We took a very proactive approach and built inventories of supplies in anticipation, but still had many challenges to meet the needs of our more than 8,000 staff.

For perspective, we purchase approximately $50 million/year in supplies at S&W. At the beginning of the SARS outbreak, we purchased $1 million worth of supplies in the first week alone. While this activity leveled out, our daily consumption at the height of the outbreak included:

Our suppliers, both existing and new, were fantastic. They exceeded expectations, responding to our calls at odd hours, searching their global supply chains to meet our needs and personally bringing us supplies in the trunks of their cars. SARS has represented a new business opportunity for many manufacturers, and most have responded by significantly increasing global manufacturing capacity for key items such as N95 masks.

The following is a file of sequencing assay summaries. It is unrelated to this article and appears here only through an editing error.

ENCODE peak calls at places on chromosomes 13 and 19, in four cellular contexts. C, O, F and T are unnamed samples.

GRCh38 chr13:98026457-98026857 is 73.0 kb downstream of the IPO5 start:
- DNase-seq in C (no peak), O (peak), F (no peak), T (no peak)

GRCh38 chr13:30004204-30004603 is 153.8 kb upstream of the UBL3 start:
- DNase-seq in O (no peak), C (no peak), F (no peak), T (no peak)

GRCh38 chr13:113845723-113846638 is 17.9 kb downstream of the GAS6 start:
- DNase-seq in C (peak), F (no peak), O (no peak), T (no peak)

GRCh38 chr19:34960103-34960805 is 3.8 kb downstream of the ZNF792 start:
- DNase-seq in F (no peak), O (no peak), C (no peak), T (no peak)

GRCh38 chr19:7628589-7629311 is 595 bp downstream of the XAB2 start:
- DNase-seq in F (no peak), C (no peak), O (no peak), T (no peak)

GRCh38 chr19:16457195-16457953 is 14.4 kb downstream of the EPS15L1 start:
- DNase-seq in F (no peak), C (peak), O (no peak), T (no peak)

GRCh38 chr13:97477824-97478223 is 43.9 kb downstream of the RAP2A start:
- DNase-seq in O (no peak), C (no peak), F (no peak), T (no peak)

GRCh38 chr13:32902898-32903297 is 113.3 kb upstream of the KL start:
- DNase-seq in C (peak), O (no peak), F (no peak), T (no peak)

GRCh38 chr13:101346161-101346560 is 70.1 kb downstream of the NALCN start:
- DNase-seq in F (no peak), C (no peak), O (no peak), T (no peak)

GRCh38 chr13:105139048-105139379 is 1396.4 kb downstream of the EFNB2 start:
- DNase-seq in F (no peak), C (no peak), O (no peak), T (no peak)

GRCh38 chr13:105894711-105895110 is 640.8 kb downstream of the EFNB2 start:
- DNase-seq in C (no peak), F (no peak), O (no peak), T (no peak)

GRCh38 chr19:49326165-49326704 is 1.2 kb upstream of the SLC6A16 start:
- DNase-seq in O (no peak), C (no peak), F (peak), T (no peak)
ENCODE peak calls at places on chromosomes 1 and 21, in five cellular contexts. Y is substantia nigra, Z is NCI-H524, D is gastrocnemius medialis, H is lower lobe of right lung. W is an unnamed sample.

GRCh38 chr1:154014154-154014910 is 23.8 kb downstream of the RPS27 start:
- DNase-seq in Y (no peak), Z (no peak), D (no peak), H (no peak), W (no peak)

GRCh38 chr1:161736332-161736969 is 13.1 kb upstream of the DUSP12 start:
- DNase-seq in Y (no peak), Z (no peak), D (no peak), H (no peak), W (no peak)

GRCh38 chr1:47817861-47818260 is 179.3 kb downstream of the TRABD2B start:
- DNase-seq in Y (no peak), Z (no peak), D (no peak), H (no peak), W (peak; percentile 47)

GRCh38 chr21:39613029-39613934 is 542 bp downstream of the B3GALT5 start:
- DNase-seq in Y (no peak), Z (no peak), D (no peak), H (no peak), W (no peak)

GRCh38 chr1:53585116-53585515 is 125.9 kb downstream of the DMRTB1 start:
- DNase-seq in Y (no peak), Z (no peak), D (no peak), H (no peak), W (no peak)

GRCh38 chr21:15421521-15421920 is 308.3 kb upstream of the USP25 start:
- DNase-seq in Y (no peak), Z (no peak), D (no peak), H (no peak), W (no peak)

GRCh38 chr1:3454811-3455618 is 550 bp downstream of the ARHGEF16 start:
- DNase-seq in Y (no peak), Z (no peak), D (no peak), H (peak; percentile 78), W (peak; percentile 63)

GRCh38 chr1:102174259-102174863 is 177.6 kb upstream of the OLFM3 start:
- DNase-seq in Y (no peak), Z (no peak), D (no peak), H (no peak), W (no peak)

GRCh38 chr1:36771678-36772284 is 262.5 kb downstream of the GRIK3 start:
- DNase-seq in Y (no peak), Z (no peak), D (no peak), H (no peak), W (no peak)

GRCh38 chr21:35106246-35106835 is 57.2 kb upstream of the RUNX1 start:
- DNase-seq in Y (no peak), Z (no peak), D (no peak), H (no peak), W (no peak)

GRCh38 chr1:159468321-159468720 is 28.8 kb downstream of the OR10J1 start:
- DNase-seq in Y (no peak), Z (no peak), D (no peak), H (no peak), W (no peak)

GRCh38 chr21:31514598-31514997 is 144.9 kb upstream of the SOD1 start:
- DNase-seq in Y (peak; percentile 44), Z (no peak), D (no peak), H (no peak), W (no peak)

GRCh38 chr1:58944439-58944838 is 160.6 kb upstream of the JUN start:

Beyond this, we had to ensure adequate supplies for the door screening process, and brought in several new tympanic thermometers (the type that go in your ear). The screeners go through thousands of probe covers every day as we take the temperature of everyone who enters the hospital. And throughout the hospital we have increased the use of alcohol based hand wash dramatically. As with the core products, the demand for these products skyrocketed overnight, placing significant strain on supply. One weekend we were counting out the bottles by unit while we waited for a rush shipment.